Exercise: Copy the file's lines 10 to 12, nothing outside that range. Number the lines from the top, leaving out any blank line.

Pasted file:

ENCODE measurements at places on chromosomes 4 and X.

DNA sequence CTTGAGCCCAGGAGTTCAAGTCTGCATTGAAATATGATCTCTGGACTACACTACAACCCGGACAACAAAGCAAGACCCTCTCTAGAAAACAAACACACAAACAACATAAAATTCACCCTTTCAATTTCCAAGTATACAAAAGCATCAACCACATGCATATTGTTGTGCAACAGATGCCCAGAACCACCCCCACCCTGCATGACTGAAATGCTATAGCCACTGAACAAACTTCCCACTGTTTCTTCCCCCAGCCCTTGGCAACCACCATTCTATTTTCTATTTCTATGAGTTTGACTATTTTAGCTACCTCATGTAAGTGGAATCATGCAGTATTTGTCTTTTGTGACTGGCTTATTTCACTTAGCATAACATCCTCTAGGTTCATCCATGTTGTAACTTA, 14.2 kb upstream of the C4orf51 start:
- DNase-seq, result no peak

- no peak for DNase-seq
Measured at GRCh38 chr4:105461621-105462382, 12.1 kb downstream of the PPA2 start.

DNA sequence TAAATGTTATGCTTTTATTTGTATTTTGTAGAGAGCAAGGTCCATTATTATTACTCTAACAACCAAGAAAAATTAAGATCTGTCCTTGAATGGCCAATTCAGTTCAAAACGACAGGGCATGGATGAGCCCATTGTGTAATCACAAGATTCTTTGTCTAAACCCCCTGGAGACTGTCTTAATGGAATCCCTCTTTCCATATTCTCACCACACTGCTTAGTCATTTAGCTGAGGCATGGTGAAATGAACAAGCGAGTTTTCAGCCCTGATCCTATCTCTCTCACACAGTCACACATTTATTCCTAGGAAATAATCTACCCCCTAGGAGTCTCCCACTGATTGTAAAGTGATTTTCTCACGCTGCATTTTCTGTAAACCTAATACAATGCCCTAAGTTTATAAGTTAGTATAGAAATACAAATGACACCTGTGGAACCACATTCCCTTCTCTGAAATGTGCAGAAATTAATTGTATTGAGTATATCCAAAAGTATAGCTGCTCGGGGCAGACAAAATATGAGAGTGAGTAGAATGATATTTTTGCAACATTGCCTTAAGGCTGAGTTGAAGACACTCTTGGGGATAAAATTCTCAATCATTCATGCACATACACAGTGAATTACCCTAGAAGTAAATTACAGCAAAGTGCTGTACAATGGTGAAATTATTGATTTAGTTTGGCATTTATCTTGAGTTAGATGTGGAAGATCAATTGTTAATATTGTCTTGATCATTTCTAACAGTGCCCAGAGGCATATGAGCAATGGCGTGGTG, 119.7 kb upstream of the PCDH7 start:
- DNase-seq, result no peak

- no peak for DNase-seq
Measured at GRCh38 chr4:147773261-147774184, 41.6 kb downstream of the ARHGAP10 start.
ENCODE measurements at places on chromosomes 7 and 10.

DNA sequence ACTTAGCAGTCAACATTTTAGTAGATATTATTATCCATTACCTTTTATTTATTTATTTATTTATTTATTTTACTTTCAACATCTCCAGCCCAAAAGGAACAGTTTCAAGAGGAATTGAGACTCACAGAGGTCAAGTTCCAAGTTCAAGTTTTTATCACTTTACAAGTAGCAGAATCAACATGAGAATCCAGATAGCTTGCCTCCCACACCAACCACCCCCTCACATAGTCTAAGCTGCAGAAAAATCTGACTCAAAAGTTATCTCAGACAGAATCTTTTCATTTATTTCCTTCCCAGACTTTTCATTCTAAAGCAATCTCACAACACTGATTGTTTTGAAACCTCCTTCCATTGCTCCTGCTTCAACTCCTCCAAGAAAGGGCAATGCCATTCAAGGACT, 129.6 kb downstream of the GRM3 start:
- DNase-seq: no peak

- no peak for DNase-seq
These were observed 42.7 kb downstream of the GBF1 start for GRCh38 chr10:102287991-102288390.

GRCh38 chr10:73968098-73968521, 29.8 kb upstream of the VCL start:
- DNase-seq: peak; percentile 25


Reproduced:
ENCODE measurements at places on chromosomes 7 and 10.

DNA sequence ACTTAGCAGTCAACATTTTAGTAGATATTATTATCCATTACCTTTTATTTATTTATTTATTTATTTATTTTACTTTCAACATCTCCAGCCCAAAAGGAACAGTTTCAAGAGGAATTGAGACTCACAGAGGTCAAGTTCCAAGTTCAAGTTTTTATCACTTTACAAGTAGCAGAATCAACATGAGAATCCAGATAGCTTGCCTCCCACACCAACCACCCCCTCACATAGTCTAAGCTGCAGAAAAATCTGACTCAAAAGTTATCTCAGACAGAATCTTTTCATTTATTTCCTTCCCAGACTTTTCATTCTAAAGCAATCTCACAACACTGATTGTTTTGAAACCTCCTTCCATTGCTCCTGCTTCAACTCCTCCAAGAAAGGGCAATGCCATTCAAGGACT, 129.6 kb downstream of the GRM3 start:
- DNase-seq: no peak